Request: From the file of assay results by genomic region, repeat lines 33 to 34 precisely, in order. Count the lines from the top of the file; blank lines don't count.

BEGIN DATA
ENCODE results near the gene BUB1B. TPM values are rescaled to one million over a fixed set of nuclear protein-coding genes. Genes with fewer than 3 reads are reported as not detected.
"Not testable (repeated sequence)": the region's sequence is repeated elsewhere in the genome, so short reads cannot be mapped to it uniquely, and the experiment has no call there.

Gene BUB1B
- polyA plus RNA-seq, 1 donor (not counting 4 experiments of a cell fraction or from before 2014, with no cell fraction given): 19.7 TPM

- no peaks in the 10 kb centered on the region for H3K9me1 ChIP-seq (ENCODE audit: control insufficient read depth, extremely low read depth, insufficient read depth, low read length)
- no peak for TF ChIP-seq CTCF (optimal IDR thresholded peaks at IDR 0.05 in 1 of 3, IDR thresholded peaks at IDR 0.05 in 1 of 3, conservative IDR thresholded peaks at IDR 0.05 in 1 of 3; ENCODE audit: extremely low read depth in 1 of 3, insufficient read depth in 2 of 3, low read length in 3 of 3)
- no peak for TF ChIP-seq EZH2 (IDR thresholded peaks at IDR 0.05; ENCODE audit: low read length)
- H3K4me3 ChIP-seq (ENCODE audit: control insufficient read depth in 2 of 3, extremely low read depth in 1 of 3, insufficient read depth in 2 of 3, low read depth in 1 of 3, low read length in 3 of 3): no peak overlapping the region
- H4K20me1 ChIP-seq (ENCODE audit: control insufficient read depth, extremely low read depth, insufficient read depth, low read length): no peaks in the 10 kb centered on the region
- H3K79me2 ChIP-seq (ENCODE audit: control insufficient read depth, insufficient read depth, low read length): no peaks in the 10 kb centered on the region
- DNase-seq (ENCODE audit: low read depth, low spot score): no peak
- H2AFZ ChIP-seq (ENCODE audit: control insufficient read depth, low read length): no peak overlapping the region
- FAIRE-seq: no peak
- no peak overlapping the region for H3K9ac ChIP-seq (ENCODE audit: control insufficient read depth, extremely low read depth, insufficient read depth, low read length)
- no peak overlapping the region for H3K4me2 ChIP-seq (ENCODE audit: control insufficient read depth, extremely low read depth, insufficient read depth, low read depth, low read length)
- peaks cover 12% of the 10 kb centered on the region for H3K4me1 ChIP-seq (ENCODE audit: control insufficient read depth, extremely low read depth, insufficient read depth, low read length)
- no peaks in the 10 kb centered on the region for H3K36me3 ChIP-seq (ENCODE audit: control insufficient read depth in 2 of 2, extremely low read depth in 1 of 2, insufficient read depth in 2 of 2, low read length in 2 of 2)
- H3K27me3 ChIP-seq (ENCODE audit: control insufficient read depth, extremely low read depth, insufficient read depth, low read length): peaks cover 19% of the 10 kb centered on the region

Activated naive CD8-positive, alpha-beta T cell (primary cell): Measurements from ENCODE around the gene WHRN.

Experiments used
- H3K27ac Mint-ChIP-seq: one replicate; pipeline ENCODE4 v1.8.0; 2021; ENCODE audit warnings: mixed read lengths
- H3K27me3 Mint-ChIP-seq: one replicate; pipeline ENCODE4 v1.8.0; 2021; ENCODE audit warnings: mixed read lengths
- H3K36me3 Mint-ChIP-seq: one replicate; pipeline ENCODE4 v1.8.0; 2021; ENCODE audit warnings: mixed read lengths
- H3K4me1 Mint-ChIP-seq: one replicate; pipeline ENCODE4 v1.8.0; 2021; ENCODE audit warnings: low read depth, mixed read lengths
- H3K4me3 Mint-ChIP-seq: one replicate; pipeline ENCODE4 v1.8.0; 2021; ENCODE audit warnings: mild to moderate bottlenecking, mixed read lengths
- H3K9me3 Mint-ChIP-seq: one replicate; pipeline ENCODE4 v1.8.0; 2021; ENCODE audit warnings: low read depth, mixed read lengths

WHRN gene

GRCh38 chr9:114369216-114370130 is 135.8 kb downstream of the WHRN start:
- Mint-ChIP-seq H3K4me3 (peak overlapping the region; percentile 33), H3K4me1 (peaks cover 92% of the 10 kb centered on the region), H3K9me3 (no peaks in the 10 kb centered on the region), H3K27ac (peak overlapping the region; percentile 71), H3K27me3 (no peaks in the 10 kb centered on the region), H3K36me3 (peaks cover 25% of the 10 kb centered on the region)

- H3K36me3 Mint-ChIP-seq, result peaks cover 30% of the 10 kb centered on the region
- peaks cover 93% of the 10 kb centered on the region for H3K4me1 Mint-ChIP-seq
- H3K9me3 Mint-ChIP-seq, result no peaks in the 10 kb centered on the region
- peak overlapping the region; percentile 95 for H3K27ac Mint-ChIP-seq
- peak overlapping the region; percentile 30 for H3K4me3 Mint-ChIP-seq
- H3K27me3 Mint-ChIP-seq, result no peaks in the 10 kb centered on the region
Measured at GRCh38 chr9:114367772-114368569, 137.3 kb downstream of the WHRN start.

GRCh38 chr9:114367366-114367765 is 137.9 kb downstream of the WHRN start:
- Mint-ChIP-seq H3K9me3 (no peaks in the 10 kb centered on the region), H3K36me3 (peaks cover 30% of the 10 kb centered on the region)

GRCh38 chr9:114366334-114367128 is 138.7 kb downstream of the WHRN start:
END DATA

- peak overlapping the region; percentile 95 for H3K27ac Mint-ChIP-seq
- peak overlapping the region; percentile 30 for H3K4me3 Mint-ChIP-seq